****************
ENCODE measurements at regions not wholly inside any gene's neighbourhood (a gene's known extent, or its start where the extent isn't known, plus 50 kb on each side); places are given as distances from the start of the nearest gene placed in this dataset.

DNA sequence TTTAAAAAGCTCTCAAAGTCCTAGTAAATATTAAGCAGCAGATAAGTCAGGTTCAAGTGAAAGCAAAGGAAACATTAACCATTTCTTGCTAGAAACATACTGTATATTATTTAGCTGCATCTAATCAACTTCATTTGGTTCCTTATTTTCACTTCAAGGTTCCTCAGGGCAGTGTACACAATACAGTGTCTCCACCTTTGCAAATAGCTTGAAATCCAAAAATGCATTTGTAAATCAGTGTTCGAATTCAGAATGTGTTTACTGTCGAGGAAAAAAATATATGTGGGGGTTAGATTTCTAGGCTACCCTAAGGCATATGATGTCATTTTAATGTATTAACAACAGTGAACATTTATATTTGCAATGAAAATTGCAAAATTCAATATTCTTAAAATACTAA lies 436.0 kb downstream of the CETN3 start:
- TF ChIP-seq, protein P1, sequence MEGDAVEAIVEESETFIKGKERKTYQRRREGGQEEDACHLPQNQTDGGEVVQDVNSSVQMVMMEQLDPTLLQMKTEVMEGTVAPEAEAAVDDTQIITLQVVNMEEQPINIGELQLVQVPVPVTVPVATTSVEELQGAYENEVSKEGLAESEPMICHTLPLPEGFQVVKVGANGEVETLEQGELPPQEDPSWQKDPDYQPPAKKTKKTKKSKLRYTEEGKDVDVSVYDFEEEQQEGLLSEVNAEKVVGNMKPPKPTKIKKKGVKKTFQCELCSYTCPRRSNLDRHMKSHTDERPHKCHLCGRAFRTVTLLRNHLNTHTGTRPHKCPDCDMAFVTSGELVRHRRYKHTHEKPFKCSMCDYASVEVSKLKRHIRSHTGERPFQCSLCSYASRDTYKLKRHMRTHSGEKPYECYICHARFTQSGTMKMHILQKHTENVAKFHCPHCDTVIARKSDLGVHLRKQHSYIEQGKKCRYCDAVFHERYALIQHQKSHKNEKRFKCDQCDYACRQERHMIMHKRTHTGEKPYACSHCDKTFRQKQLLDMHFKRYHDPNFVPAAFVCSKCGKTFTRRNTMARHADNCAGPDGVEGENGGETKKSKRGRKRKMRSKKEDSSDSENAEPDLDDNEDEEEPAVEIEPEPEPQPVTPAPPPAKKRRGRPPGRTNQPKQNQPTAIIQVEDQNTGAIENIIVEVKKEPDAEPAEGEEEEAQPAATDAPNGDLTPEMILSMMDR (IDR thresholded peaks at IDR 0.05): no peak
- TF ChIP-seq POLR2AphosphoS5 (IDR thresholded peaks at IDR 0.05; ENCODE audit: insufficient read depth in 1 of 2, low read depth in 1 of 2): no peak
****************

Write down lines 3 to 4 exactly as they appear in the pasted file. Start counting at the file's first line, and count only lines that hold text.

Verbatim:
- TF ChIP-seq, protein P1, sequence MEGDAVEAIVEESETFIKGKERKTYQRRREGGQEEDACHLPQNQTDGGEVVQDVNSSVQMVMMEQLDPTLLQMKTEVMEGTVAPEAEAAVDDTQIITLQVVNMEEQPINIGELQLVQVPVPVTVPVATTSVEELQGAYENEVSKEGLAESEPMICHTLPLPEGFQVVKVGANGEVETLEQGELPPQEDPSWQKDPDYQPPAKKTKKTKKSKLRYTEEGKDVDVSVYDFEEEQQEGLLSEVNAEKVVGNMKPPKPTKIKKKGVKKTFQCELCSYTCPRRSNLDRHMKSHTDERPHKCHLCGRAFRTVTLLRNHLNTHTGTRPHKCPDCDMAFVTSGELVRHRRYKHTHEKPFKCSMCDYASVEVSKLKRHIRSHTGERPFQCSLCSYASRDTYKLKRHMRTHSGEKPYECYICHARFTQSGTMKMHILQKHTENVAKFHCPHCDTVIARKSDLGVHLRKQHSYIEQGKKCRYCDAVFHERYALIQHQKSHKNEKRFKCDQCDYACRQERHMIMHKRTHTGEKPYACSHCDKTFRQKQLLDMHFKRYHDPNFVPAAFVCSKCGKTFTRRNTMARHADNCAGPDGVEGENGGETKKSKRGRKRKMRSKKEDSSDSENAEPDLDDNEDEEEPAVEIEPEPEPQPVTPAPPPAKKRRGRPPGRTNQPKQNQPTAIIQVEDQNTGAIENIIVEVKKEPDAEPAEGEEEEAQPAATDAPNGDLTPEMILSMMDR (IDR thresholded peaks at IDR 0.05): no peak
- TF ChIP-seq POLR2AphosphoS5 (IDR thresholded peaks at IDR 0.05; ENCODE audit: insufficient read depth in 1 of 2, low read depth in 1 of 2): no peak